All I can say about this one is ‘Ouch’! For those who don’t know, this song was penned by none other than the legendary Taylor Swift herself, and I don’t know which of her recent ex-boyfriends this was directed at, but I imagine he’s still feeling the burn. For this song, Swift returns to her Pop-Country roots like she had never been away, but that ends up taking a backseat to the absolutely brutal lyric. I don’t think Swift has ever written something this scathing about an ex-lover…even “Dear John”, which previously held the benchmark for venom in the Swift catalog, isn’t as blatantly insulting as this. It’s not the subtlest thing she ever wrote by a long shot, but there is a definite brutal bite to its blunt-spoken anger, and I imagine we’ve all felt this way after a breakup at some point…like we’re still irrationally in love with the person who broke our heart even though intellectually we’ve recognized that they were genuinely unworthy of our devotion. Karen Fairchild is, to be completely honest, actually a more interesting vocalist than Swift, and she does an excellent job of delivering this song, but Swift’s writing is so memorable and distinctive that she ultimately comes off as the real star of this track. Of course, the really good news is that, between this, her contribution to the soundtrack of that 50 Shades of Grey sequel, and even that disappointing ghost-written collaboration with Calvin Harris, Taylor Swift is writing again, which means we seem very likely to get another album out of her sometime in the coming year.
Alessia Cara is the singer who gave us one of last year’s best hit songs (not too shabby a feat given the quality of Pop music in 2015) in the anti-party anthem “Here”. Now, from her long-awaited first studio album, we get her long-awaited second hit. This is another fine and striking song that makes effective use of Cara’s cold performing style, and it serves as almost an anti-matter counterpart to Daya’s “Sit Still, Look Pretty”…both are trying to be the followup to Beyonce’s “Pretty Hurts”, but while Daya’s song misses the point of that song entirely, “Scars For Your Beautiful” perfectly captures the necessary anguish and sorrow. The only thing that makes this song fall short of her previous hit is the subject matter. Before “Here”, we didn’t really have a song about the human experience of being the sober misanthrope in a roomful of drunken partiers. But even before Beyonce recorded “Pretty Hurts”, we had plenty of songs about the pain under the mask of the beauty queen, and while this is a worthy entry in that catalog, it can’t quite equal the unique impact of her first hit.
This song is, at least in theory, interesting because of its (initially uncredited) co-author, Pop sensation Taylor Swift. But really, for all that this has inspired hordes of people to talk about this song, there’s virtually nothing interesting about the experience of actually listening to it. Unlike his last single “How Deep Is Your Love”, it was wise enough not to stray too far from Harris’ comfort zone, but one could argue it takes that strategy to the opposite extreme. It’s a formulaic, lifeless retread of one of Harris’ past glories with the same singer, “We Found Love”, and the saddest part is that it isn’t even the first time he’s tried this…his second single with Rihanna, “Where Have You Been”, was much the same. Now, Taylor Swift and Calvin Harris’ personal relationship is none of my business, but it is worth noting that they do not make especially felicitous collaborators…their genre influences and the values their songwriting styles emphasize are too different for them to blend well. They ultimately wind up watering down each other’s contributions, delivering some of the weakest work either of them have ever done. Still, because Swift does have a recognizable style even when she’s completely phoning it in, the lyrics at least have a tiny bit more personality than most Dance tracks on this quality level, though they’re still not interesting enough to begin to save the track. In spite of the public’s current fascination with celebrity gossip related to these two artists, I still can’t really see what all the fuss is about…it’s not like this song offers any hints or implications about the nature of their relationship, no matter how closely you try to analyze it.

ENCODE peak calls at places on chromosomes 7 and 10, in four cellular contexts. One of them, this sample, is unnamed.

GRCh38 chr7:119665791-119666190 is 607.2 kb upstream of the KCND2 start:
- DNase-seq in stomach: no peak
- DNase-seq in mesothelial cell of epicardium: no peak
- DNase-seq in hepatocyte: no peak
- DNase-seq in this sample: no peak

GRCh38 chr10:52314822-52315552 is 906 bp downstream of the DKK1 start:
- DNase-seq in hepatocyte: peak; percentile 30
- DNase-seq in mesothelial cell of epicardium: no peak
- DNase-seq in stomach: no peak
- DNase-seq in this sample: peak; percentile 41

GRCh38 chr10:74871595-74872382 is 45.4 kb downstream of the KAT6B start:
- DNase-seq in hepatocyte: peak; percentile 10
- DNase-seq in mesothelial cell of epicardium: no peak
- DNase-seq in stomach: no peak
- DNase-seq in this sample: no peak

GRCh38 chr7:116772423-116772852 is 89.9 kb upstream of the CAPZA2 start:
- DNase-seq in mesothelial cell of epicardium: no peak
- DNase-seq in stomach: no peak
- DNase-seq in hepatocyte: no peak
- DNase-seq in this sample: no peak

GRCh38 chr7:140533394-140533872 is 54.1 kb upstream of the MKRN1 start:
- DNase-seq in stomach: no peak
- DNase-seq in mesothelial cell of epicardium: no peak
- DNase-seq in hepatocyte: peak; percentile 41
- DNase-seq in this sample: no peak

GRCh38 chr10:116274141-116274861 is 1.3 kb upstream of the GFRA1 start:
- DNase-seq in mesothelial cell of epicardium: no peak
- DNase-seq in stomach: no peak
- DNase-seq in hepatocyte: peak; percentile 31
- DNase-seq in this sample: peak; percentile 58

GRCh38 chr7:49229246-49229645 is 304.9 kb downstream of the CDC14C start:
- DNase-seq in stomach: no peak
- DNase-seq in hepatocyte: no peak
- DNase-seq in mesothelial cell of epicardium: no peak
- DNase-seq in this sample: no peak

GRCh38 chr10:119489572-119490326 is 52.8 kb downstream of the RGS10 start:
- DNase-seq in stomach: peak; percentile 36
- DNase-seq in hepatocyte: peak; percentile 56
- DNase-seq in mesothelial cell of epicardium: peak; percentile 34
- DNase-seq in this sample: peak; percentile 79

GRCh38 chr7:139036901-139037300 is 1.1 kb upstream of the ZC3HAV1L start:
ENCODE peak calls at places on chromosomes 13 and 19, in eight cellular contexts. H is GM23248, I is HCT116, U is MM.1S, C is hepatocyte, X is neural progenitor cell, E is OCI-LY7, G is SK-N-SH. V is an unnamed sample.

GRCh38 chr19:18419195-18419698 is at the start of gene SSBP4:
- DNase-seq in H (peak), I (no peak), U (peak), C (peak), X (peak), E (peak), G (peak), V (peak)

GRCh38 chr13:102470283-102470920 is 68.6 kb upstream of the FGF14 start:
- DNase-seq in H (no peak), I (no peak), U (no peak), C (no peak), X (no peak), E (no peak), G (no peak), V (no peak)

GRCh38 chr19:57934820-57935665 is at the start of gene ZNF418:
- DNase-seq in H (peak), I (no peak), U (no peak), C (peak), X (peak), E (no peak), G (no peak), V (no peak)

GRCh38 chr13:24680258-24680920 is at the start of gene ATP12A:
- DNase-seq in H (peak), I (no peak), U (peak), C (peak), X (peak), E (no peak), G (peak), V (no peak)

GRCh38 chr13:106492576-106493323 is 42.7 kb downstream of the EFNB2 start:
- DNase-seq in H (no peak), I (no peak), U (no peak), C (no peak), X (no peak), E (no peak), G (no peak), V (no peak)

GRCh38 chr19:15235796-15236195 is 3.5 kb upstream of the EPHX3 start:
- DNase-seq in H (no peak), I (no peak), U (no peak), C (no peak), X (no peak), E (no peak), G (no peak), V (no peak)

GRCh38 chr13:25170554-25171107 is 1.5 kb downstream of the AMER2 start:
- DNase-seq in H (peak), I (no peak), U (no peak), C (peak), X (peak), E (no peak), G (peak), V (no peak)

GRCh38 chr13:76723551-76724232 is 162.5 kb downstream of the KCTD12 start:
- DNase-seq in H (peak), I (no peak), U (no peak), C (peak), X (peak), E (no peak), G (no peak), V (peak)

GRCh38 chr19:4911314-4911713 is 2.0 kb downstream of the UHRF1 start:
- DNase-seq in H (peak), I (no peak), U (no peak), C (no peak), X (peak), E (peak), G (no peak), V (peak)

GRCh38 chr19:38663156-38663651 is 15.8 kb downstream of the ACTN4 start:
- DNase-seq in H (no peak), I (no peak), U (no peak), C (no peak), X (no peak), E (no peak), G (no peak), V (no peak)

The first three singles from the Zac Brown Band’s Jekyll + Hyde album consisted a traditional Classic Country tune, a Grunge-influenced Hard Rock song, and a disco-flavored retro-R&B single, so it was already more than living up to the schizophrenia suggested by its title. This, the fourth single, is another bizarre turn into left field, an anthemic club banger in the vein of acts like Calvin Harris. Like the other three singles, it’s a fine song in and of itself, doing its chosen style better than many of the people who specialize in it, but I can only imagine how disjointed and generally insane that album must be.
This song isn’t as interesting or memorable as its most immediate predecessor, Pharell’s “Happy”, and it certainly doesn’t approach the depth and complexity we usually see in the material on actual Justin Timberlake albums, but given the probable quality of the children’s movie it’s connected with, it’s actually better than one would expect. It has a suitably infectious beat and makes for a fun listen, and in a year when half the charts have been dominated by Drake’s Views album, that probably means more now than it would at any other time.